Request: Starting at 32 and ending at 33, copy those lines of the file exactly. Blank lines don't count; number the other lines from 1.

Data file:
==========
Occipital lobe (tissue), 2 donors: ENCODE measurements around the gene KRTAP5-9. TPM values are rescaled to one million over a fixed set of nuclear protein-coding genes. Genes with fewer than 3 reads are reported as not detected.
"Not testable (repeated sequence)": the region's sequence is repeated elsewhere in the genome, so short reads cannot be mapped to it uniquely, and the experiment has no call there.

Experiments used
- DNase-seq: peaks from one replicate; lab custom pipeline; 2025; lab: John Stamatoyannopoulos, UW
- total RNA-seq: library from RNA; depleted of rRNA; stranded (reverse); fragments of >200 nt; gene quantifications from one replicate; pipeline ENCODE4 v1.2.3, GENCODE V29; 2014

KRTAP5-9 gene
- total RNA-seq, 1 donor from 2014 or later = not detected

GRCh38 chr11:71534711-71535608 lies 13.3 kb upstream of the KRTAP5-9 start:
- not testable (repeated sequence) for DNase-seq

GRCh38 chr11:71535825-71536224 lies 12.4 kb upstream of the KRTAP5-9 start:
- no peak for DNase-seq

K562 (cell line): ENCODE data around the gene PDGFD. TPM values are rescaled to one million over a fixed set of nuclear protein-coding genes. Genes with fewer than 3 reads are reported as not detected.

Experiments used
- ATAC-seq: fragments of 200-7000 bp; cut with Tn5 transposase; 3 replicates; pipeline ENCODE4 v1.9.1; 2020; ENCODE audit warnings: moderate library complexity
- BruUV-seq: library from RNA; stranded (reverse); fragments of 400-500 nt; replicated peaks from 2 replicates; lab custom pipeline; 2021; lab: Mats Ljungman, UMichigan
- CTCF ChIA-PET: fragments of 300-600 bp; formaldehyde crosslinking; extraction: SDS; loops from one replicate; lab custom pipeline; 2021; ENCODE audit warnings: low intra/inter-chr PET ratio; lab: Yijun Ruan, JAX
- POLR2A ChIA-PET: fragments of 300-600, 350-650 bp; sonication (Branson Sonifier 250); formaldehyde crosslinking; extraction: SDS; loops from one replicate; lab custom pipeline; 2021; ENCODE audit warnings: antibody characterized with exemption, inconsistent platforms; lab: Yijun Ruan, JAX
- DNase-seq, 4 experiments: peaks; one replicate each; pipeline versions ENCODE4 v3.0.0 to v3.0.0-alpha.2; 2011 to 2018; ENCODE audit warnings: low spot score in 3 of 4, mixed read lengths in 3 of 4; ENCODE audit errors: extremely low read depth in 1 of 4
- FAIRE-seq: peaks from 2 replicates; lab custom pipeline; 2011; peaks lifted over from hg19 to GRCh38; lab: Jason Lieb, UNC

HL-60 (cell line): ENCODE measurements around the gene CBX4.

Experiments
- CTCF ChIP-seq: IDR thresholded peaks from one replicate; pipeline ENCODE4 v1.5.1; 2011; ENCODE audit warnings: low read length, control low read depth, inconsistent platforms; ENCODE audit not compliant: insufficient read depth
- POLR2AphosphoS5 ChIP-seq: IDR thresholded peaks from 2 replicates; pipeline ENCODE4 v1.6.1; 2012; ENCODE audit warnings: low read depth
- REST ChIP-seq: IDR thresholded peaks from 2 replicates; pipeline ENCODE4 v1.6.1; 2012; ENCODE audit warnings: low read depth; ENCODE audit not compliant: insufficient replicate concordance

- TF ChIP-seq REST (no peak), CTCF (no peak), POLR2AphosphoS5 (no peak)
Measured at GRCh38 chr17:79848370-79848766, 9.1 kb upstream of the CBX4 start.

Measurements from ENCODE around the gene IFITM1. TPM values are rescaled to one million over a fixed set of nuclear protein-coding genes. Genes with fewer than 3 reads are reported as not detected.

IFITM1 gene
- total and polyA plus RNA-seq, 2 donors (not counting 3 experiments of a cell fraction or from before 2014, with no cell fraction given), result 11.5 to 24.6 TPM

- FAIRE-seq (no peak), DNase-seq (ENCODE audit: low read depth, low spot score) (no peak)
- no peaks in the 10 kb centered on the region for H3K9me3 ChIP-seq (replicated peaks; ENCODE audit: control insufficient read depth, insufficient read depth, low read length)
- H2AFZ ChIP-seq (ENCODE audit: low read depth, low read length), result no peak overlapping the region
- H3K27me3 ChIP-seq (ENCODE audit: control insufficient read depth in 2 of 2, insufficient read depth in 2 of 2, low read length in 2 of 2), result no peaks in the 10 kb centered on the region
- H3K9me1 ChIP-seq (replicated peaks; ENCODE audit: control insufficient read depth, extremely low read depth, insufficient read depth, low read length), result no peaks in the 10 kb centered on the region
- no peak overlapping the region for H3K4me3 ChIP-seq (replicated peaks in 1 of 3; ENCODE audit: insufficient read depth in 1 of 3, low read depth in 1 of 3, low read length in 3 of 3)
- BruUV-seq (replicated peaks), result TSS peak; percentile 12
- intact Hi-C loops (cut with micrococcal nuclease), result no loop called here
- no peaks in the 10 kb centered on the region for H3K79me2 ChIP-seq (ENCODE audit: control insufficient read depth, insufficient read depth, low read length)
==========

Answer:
- H2AFZ ChIP-seq (ENCODE audit: low read depth, low read length), result no peak overlapping the region
- H3K27me3 ChIP-seq (ENCODE audit: control insufficient read depth in 2 of 2, insufficient read depth in 2 of 2, low read length in 2 of 2), result no peaks in the 10 kb centered on the region